The students work together to present a live version of the Catholic tradition.

 

At 10 a.m. on Thursday (March 29) at St. Mary’s Catholic School (405 Hollybrook Dr.) students will put on a live version of Stations of the Cross to remember the events of Holy Thursday, Good Friday and Easter.

Stations of the Cross is a series of 14 moments remembering the crucifixion of Jesus from being condemned to death to buried.

Students grades 7-9 typically participate and this year, for nostalgia’s sake, the senior class will fill in some parts. 8th grader Lawrence Scribner will fill the role of Jesus and his classmate Rebecca Dunn will fill the role of Mary.

The students spend about a month preparing for the day.

“For the students who spend several weeks preparing for it, they get a deeper appreciation for all that Jesus went through for them,” Lori Dohanich, religion teacher and coordinator of Living Staions, said. “And, because we invite the public and many of the parents join us, they feel that they are helping to lead others spiritually. 7th and 8th graders have had few opportunities, at their age, to be spiritual leaders and they take it very seriously.”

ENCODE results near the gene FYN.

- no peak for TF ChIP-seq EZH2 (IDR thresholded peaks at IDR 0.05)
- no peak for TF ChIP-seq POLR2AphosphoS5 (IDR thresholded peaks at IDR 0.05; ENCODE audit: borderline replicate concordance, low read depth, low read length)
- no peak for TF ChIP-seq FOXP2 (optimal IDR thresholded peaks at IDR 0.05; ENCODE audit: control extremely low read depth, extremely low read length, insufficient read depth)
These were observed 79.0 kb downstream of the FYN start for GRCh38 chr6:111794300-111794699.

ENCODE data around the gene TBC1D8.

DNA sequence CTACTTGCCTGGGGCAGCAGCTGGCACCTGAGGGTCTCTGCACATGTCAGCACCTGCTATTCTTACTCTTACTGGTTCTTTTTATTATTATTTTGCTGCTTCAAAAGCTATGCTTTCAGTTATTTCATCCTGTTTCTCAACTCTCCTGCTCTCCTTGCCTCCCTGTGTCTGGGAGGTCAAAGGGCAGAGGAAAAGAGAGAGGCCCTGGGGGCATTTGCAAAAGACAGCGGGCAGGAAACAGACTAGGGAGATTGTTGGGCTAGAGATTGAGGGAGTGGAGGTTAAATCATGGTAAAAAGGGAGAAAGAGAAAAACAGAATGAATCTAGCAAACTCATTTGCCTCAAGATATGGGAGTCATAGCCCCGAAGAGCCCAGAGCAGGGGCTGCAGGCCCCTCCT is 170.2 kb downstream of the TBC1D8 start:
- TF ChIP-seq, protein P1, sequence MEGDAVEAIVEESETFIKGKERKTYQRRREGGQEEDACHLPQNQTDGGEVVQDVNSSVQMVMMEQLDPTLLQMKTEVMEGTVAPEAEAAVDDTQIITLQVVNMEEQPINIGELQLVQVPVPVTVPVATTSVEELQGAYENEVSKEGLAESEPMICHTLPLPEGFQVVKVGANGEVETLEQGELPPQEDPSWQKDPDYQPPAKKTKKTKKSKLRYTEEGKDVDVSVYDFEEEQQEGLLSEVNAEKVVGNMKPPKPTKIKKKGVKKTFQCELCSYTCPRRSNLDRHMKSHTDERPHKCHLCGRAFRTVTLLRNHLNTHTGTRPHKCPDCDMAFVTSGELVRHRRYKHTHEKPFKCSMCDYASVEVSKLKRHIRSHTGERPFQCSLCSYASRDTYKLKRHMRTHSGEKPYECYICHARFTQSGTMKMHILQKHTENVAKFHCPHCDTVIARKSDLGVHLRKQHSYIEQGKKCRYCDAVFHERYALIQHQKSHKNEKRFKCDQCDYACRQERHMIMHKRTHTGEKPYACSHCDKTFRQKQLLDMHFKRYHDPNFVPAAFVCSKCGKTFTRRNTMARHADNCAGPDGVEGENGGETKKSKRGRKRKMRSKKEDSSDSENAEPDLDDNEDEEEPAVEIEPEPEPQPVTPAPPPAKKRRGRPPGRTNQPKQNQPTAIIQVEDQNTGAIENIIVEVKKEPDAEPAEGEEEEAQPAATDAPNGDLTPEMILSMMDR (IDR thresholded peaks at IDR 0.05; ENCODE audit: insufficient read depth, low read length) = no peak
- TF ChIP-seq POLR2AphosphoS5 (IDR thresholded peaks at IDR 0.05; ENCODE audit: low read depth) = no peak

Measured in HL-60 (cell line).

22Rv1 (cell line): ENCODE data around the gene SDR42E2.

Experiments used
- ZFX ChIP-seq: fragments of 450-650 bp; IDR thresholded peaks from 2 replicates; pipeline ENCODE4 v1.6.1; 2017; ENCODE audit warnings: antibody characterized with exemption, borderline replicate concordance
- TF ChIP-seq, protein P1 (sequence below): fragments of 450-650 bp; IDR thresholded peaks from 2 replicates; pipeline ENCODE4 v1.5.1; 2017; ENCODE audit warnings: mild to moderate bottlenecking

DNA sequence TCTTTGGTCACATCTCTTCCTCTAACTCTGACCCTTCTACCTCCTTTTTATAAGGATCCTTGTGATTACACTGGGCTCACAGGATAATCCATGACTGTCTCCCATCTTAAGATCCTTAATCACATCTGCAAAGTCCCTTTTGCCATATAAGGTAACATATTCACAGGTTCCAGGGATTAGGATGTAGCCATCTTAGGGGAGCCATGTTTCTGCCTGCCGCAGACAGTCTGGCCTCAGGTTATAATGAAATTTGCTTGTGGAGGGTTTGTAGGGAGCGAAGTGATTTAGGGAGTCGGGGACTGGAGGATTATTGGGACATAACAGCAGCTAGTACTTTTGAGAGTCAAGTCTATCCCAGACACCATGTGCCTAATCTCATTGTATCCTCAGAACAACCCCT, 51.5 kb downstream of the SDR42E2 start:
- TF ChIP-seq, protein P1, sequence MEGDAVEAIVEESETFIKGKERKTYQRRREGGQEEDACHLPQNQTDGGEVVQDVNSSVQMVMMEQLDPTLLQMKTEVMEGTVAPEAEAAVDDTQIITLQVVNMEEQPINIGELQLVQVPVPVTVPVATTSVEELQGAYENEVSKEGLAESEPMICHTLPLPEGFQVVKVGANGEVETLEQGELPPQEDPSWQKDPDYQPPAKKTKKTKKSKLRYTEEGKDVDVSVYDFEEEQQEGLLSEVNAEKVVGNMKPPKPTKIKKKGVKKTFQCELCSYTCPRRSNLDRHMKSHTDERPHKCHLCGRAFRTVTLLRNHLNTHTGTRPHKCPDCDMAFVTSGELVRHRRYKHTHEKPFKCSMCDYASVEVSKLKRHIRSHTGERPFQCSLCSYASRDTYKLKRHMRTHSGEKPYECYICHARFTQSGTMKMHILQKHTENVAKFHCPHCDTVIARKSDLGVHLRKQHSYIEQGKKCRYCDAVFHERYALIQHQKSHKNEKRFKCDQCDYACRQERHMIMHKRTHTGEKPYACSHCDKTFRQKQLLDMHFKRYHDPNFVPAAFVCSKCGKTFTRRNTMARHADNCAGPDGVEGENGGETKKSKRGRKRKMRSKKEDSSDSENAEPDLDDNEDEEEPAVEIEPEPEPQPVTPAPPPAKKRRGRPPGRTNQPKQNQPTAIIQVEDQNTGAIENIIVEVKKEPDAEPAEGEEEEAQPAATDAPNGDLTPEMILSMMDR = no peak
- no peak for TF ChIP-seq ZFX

Living stations is an annual tradition at St. Mary’s for the past 23 years. It is a way for the school to celebrate Holy Week together before the students spend Good Friday through Easter Monday with their families.

“Our religion coordinator, Lori Dohanich, and our guidance counselor, Laurie Kubicek, work diligently year after year to make certain that this prayer service does more than just give an opportunity for community prayer and student participation, but that it also provides a meaningful and authentic experience that allows us in a very real way to join in the sufferings of Christ,” Principal Amy Blalock said.

The event is open to the community and there is no charge for attending. Visitors to campus can park in the church parking lot and bring a blanket or chair to sit on.

“When students see the passion acted out by people that they know and love it helps to remember that Christ is in each and every one of us and that we participate in His suffering as the body of Christ,” Blalock said.